For Twins, pitching is light at the end of the tunnel Trade for Rodriguez starts to look good


April 15, 1996|By Buster Olney | Buster Olney,SUN STAFF

The Minnesota Twins won't win the American League Central. They probably won't compete for the AL wild-card spot.

But for the first time in several years, the Twins have some hope for the future, and it lies in their starting pitching. Minnesota right-hander Frankie Rodriguez became only the second pitcher to beat the Orioles yesterday, allowing just three hits and a run in 7 2/3 innings.

"He made some good pitches when he needed to," said Orioles second baseman Roberto Alomar. "He pitched a great game."

Shortstop Cal Ripken said, "He's a good big-league pitcher. He's got good stuff."

That's what the Twins thought when they acquired Rodriguez from the Boston Red Sox as part of the Rick Aguilera deal. Minnesota general manager Terry Ryan has been criticized for his trade with the Orioles last July, swapping pitcher Scott Erickson for Scott Klingenbeck and outfielder Kimera Bartee.

But the Rodriguez-Aguilera deal is looking good, particularly in light of the fact that the Twins re-signed Aguilera during the off-season. Rodriguez earned his first major-league victory against the Orioles last July 20, and he pitched effectively for most of spring training, allowing just seven earned runs in 32 innings.

However, in his first two starts of 1996, Rodriguez struggled to get through the third inning -- he allowed six runs in the third inning of his first start, four runs in the third inning of his second start.

Rodriguez, a No. 1 pick of Boston in 1990, retired the Orioles in order in the first two innings yesterday, but he thought about his first two starts as he walked to the mound to pitch the third, as he admitted later. "I want to say [I didn't]," Rodriguez said. "I really want to say no. But I can't. It was in the back of my mind."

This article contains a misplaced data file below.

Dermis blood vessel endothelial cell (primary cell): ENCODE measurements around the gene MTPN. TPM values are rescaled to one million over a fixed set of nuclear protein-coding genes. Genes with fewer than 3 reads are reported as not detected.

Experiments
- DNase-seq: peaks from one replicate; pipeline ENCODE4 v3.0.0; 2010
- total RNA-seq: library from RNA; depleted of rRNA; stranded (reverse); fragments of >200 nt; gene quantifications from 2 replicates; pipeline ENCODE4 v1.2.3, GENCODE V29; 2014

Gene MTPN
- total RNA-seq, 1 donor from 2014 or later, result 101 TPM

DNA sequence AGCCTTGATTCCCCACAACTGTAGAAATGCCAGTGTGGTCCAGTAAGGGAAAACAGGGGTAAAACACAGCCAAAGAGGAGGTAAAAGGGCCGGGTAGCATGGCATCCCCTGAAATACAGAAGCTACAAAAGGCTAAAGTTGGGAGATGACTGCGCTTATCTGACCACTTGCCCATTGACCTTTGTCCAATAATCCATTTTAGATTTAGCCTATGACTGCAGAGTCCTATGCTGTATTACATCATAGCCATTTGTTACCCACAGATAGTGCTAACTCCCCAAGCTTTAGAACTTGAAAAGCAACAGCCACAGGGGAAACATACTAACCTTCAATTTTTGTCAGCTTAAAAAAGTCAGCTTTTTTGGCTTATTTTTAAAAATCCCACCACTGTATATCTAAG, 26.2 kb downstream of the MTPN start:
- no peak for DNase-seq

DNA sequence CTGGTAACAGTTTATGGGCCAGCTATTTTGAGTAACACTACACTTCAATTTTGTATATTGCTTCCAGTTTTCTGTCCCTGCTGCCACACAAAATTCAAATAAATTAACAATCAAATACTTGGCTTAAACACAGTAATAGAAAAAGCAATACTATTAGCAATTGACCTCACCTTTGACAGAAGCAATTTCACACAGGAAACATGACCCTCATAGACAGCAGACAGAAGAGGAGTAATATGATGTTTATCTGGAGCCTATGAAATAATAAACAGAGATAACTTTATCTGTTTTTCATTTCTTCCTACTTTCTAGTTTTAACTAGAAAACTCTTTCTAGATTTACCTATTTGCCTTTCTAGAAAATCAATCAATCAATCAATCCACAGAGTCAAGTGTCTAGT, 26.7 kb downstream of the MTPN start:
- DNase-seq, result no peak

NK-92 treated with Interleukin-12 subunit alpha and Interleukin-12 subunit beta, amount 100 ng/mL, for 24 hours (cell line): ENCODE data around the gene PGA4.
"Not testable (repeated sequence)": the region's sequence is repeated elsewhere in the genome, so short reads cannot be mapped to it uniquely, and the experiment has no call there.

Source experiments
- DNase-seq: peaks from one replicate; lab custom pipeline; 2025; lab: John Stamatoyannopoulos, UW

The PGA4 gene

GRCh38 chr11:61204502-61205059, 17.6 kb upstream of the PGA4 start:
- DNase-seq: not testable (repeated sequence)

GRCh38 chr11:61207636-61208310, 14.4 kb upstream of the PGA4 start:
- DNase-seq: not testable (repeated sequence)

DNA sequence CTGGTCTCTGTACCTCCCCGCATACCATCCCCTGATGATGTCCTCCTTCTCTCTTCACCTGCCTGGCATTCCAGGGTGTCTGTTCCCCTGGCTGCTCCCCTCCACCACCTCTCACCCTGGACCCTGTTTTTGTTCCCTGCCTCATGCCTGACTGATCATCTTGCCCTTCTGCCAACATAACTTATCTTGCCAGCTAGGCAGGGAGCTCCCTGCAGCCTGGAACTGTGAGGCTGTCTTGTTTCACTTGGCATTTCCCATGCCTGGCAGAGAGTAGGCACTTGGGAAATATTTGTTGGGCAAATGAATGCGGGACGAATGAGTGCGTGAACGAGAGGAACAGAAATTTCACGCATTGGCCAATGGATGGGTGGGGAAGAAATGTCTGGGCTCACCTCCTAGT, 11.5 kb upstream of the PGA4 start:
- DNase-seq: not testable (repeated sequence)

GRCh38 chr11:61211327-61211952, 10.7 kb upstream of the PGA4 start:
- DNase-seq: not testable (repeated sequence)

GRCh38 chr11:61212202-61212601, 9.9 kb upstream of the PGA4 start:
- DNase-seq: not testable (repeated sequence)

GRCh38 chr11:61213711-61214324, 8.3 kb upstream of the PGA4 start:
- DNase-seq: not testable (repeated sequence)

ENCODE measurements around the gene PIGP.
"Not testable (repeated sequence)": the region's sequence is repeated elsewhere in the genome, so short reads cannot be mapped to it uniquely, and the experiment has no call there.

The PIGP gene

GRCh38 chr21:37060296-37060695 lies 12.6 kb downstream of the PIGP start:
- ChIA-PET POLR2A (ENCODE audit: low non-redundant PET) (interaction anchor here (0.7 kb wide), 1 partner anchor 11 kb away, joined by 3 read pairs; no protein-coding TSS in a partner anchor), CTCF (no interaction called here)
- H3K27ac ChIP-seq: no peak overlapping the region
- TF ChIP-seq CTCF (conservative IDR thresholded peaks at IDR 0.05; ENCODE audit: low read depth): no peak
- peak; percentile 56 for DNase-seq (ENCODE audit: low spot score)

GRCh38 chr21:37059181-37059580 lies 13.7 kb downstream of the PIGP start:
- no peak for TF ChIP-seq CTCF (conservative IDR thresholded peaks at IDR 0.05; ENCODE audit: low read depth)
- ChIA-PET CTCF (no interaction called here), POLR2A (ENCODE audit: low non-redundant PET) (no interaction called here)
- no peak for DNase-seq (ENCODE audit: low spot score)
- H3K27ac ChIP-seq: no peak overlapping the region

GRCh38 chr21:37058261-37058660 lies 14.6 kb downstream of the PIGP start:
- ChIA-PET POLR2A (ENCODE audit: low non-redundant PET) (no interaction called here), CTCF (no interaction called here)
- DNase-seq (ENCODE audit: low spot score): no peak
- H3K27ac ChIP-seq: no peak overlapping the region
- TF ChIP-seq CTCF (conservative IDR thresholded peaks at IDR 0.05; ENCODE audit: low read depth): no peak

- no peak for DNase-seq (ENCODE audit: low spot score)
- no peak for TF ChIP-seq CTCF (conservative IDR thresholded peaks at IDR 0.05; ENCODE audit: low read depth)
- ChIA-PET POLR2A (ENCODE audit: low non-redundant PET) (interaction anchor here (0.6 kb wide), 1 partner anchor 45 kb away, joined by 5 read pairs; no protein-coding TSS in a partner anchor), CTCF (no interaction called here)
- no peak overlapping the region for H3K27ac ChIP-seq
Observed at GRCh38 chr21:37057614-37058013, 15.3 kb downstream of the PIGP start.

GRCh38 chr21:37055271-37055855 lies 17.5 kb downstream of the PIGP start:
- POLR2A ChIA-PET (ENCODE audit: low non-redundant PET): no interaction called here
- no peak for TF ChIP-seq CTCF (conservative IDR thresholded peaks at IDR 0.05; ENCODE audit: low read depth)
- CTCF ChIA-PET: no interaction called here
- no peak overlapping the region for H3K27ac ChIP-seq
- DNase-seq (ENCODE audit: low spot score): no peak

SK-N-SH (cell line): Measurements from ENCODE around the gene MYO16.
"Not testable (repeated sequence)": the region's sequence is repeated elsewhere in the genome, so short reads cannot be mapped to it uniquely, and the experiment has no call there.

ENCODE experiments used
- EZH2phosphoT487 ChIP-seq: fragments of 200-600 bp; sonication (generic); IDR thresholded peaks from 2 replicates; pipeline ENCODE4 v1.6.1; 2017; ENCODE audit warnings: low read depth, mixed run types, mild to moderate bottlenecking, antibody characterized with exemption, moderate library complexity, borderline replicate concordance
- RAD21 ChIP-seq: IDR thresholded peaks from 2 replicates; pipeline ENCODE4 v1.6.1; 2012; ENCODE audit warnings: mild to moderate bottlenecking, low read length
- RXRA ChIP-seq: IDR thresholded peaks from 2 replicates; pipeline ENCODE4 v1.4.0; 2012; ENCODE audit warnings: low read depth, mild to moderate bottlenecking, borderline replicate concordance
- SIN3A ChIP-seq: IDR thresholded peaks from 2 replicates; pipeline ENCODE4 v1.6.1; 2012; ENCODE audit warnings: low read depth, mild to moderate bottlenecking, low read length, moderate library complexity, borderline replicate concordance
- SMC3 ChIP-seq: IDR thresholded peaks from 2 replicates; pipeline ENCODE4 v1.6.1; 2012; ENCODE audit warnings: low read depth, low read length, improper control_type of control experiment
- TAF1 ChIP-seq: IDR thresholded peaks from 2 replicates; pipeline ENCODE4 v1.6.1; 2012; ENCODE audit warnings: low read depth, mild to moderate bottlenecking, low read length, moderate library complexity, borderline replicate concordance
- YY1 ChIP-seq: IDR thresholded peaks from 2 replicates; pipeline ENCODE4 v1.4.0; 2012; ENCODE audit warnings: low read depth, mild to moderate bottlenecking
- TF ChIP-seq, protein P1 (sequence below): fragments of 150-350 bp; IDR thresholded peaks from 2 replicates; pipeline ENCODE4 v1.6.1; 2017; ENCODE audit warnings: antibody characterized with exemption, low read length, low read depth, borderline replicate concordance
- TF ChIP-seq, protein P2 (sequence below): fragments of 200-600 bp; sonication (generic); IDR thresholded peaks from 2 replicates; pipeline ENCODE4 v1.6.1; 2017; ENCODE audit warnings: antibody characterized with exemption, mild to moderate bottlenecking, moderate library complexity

Rodriguez held the Orioles hitless in the third; he didn't allow his first hit until Brady Anderson doubled to open the fourth, and VTC with a couple double plays, he pitched into the seventh.

"That was just what we needed," said Minnesota manager Tom Kelly. "Frankie carried the load. That was sort of what we saw in spring training."

Mills set to throw tomorrow

Alan Mills is drawing closer and closer to returning to action, as he rebounds from shoulder trouble. Mills will throw 12 minutes in the bullpen tomorrow, and assuming he suffers no setbacks, he will pitch to hitters in batting practice Friday in Texas.

"If he's OK after that," said pitching coach Pat Dobson, "from there we'll send him out and let him pitch [in a minor-league assignment]."

The way Mills is progressing, he could be activated by late this month or early in May.

The starting seven

Seven position players have started every game for the Orioles, but in the near future manager Davey Johnson intends to begin using his bench more and resting his regulars. "With the exception of Cal [Ripken]," Johnson said. "Jeffrey [Hammonds] is not one I'm planning to rest a whole lot. Jeffrey is going to think he's my ironman by the time this [season] is over. I'm definitely impressed with his concentration level and his work ethic."

In some ways, Johnson said, Hammonds is "still a rookie. He's expressing his talent now over a full season."

Hammonds broke into the majors in 1993, but injuries limited him to 158 games his first three years.

Around the horn

Mike Mussina will pitch with five days' rest against Boston this week, rather than his usual four. The Orioles' rotation in the three-game series that starts Tuesday will be David Wells, Erickson and Mussina, matched up against Roger Clemens, Aaron Sele and Jamie Moyer. . . . Johnson intends to play golf today, the Orioles' last off-day until May. "My wife was saying, 'Oh, we could spend the day together tomorrow,' " Johnson said. "Wrong. I'm going to tee it up, take [Andy] Etchebarren and try to hustle him." . . . Orioles relievers pitched 4 1/3 innings without allowing an earned run yesterday, and now in 28 2/3 innings, they've allowed one earned run -- an 0.32 ERA. . . . Catcher Chris Hoiles went 0-for-3, his batting average falling to .100. "I don't know when it's going to come around," said Hoiles.

Pub Date: 4/15/96

Going great late

The Orioles actually have been only a fair offensive team in the first six innings, batting just .251. But in innings seven through nine, they've been extraordinary, the reason for their four come-from-behind victories -- they're batting .327:

Innings ... AB .... R .... H .... HR .... AB per HR .... Avg.

1 to 6 .... 243 ... 30 ... 61 ... 8 ..... 30.4 ......... .251

7 to 9 .... 113 ... 23 ... 37 ... 7 ..... 16.1 ......... .327

Baltimore Sun Articles
Please note the green-lined linked article text has been applied commercially without any involvement from our newsroom editors, reporters or any other editorial staff.